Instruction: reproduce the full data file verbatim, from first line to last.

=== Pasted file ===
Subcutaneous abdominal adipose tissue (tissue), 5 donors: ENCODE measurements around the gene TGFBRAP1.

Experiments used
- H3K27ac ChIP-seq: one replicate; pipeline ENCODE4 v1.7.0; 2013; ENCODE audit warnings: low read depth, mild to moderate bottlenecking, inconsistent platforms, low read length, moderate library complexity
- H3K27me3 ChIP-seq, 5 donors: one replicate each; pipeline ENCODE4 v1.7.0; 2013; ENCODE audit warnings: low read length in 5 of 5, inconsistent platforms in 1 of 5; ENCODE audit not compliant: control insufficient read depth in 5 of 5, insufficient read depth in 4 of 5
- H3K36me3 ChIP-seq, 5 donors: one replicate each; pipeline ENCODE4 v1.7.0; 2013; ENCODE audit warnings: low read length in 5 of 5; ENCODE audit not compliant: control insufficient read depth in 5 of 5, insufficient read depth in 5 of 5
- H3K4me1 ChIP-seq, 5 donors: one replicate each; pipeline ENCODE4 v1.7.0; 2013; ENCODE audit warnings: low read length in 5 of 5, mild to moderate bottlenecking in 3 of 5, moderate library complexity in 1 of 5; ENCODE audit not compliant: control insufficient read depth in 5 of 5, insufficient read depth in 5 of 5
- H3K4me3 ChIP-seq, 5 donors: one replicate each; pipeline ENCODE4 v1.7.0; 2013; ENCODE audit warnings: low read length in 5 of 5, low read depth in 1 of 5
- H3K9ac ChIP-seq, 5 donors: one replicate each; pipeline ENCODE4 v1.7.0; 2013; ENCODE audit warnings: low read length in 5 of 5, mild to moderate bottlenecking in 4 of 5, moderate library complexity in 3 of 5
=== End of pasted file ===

Subcutaneous abdominal adipose tissue (tissue), 5 donors: ENCODE measurements around the gene TGFBRAP1.

Experiments used
- H3K27ac ChIP-seq: one replicate; pipeline ENCODE4 v1.7.0; 2013; ENCODE audit warnings: low read depth, mild to moderate bottlenecking, inconsistent platforms, low read length, moderate library complexity
- H3K27me3 ChIP-seq, 5 donors: one replicate each; pipeline ENCODE4 v1.7.0; 2013; ENCODE audit warnings: low read length in 5 of 5, inconsistent platforms in 1 of 5; ENCODE audit not compliant: control insufficient read depth in 5 of 5, insufficient read depth in 4 of 5
- H3K36me3 ChIP-seq, 5 donors: one replicate each; pipeline ENCODE4 v1.7.0; 2013; ENCODE audit warnings: low read length in 5 of 5; ENCODE audit not compliant: control insufficient read depth in 5 of 5, insufficient read depth in 5 of 5
- H3K4me1 ChIP-seq, 5 donors: one replicate each; pipeline ENCODE4 v1.7.0; 2013; ENCODE audit warnings: low read length in 5 of 5, mild to moderate bottlenecking in 3 of 5, moderate library complexity in 1 of 5; ENCODE audit not compliant: control insufficient read depth in 5 of 5, insufficient read depth in 5 of 5
- H3K4me3 ChIP-seq, 5 donors: one replicate each; pipeline ENCODE4 v1.7.0; 2013; ENCODE audit warnings: low read length in 5 of 5, low read depth in 1 of 5
- H3K9ac ChIP-seq, 5 donors: one replicate each; pipeline ENCODE4 v1.7.0; 2013; ENCODE audit warnings: low read length in 5 of 5, mild to moderate bottlenecking in 4 of 5, moderate library complexity in 3 of 5